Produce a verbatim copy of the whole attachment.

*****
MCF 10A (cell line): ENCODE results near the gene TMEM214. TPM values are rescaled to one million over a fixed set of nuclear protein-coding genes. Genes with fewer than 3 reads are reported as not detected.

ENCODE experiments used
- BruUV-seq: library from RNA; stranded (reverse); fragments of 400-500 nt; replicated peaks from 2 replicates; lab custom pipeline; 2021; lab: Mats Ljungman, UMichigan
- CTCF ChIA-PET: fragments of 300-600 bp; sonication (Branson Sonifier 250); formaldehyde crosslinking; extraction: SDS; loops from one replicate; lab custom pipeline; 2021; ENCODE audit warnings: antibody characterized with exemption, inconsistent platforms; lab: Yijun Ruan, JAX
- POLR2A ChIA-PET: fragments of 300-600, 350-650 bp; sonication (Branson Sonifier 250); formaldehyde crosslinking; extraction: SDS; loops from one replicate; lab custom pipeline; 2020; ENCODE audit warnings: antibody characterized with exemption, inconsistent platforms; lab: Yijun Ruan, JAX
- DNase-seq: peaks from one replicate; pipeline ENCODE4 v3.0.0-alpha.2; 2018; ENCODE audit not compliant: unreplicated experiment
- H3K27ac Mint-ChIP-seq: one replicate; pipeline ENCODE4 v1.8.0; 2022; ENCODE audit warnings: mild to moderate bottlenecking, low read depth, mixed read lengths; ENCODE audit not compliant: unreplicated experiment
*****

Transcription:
MCF 10A (cell line): ENCODE results near the gene TMEM214. TPM values are rescaled to one million over a fixed set of nuclear protein-coding genes. Genes with fewer than 3 reads are reported as not detected.

ENCODE experiments used
- BruUV-seq: library from RNA; stranded (reverse); fragments of 400-500 nt; replicated peaks from 2 replicates; lab custom pipeline; 2021; lab: Mats Ljungman, UMichigan
- CTCF ChIA-PET: fragments of 300-600 bp; sonication (Branson Sonifier 250); formaldehyde crosslinking; extraction: SDS; loops from one replicate; lab custom pipeline; 2021; ENCODE audit warnings: antibody characterized with exemption, inconsistent platforms; lab: Yijun Ruan, JAX
- POLR2A ChIA-PET: fragments of 300-600, 350-650 bp; sonication (Branson Sonifier 250); formaldehyde crosslinking; extraction: SDS; loops from one replicate; lab custom pipeline; 2020; ENCODE audit warnings: antibody characterized with exemption, inconsistent platforms; lab: Yijun Ruan, JAX
- DNase-seq: peaks from one replicate; pipeline ENCODE4 v3.0.0-alpha.2; 2018; ENCODE audit not compliant: unreplicated experiment
- H3K27ac Mint-ChIP-seq: one replicate; pipeline ENCODE4 v1.8.0; 2022; ENCODE audit warnings: mild to moderate bottlenecking, low read depth, mixed read lengths; ENCODE audit not compliant: unreplicated experiment